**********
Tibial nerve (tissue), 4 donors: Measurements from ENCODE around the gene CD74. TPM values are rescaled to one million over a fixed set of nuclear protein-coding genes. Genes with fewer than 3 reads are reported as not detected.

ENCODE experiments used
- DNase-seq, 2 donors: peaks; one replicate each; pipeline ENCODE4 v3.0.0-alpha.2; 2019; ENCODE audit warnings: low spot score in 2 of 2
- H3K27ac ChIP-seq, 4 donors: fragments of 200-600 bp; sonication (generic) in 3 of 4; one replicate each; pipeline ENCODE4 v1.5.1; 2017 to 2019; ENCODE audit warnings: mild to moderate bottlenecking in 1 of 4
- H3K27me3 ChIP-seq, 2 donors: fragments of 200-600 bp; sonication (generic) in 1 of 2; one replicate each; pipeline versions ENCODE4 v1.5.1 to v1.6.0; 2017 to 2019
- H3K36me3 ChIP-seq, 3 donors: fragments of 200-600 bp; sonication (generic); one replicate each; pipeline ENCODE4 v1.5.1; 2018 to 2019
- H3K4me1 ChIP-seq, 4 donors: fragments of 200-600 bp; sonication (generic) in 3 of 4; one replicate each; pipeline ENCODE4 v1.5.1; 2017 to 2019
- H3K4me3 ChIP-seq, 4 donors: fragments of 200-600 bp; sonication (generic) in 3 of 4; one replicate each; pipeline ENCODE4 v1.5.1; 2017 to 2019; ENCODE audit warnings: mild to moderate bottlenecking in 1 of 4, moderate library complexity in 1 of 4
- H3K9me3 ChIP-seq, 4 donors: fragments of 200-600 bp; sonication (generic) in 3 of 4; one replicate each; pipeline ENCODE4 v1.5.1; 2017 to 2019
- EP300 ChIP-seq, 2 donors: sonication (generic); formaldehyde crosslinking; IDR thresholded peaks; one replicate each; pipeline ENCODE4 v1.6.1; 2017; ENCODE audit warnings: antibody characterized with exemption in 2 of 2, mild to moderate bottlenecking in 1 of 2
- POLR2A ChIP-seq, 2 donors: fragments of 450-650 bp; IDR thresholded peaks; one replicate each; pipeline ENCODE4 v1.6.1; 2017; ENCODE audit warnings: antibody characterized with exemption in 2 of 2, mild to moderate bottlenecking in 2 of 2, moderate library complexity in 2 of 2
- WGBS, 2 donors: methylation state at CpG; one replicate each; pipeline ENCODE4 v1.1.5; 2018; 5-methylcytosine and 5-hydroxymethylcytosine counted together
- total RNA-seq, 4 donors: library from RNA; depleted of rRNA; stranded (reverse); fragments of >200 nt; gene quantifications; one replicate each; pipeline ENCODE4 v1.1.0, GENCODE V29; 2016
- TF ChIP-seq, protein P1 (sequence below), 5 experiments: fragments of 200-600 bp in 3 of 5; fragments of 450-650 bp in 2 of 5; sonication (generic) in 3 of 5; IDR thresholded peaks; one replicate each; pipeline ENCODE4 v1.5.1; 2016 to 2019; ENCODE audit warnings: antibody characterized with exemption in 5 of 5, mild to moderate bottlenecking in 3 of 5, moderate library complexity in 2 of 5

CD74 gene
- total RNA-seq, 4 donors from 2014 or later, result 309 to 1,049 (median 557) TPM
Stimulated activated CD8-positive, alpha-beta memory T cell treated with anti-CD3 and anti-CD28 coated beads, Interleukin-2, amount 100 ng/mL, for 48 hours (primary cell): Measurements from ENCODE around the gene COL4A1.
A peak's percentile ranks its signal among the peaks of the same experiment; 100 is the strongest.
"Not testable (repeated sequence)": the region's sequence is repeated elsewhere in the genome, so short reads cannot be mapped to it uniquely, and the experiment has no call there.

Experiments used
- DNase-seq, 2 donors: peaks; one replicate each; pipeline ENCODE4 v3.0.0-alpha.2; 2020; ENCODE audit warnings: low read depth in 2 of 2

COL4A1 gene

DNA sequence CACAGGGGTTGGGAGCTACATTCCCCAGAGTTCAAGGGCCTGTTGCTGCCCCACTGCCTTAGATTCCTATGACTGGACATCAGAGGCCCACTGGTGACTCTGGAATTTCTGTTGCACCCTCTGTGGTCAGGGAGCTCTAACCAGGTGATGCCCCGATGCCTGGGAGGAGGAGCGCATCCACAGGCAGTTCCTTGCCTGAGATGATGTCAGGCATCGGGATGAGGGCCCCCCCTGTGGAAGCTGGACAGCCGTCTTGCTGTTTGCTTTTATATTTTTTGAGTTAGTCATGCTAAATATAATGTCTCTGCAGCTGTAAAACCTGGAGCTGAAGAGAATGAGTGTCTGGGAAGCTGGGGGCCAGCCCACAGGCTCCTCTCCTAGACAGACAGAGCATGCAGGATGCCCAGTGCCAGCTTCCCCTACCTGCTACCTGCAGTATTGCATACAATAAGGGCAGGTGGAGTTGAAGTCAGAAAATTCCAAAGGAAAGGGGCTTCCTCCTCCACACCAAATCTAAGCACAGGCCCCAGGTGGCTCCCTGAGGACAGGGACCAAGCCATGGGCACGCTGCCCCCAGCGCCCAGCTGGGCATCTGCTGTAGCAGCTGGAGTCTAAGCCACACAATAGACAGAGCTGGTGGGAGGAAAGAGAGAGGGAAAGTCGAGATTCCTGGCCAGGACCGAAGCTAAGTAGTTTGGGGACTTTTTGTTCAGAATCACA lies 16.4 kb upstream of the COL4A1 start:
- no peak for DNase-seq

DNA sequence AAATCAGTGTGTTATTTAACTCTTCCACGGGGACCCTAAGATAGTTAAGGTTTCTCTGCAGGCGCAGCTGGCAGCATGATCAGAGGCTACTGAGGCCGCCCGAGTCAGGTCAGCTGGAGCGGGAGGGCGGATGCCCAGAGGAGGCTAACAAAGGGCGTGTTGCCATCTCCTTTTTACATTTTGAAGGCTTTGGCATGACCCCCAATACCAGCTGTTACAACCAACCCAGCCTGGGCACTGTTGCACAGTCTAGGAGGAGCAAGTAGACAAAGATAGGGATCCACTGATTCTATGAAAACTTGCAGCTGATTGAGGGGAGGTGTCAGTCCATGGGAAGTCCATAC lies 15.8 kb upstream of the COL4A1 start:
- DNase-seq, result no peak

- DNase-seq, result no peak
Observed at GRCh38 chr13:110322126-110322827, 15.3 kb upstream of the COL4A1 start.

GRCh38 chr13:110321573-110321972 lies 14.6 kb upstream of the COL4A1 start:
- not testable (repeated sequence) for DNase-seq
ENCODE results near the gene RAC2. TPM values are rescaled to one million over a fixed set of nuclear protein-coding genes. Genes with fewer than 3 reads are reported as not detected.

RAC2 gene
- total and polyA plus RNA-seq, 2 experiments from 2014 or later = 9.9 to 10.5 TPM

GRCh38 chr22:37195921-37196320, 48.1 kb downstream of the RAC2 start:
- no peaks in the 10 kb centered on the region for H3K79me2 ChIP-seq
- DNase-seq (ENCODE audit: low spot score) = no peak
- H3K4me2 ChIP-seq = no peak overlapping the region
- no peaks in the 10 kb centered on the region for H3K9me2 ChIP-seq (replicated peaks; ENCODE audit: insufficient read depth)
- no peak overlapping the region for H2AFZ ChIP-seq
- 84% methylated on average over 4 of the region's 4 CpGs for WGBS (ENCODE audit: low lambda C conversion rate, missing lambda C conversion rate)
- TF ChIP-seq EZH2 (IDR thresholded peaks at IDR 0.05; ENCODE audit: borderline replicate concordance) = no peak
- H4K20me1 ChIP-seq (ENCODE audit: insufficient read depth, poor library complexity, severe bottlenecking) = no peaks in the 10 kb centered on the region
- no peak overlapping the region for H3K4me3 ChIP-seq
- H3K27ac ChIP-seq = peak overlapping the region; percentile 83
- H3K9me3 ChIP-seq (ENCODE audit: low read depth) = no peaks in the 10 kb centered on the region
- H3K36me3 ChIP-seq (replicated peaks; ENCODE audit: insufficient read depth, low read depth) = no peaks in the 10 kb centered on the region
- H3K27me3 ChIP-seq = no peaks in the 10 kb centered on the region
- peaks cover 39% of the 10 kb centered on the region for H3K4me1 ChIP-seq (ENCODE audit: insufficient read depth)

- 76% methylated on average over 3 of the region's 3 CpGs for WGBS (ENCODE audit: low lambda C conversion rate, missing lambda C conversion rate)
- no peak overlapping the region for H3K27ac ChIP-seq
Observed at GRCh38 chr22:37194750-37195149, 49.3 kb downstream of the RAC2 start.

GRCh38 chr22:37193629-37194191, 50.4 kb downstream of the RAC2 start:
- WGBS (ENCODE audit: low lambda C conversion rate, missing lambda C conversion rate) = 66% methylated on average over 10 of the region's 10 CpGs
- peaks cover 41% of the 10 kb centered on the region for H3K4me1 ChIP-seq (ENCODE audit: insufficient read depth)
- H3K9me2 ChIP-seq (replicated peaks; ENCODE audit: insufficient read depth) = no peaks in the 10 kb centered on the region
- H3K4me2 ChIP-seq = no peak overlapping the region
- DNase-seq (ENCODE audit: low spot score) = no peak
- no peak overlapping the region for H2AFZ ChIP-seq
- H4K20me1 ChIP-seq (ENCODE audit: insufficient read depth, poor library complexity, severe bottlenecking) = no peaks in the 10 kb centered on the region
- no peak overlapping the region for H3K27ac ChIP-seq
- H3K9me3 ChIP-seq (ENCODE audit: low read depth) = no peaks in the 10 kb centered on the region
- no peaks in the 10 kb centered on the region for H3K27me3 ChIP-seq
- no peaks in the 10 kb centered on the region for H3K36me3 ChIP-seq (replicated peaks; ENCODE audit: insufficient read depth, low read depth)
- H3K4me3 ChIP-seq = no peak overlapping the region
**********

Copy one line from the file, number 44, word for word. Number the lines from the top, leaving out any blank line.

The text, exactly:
- H3K27ac ChIP-seq = peak overlapping the region; percentile 83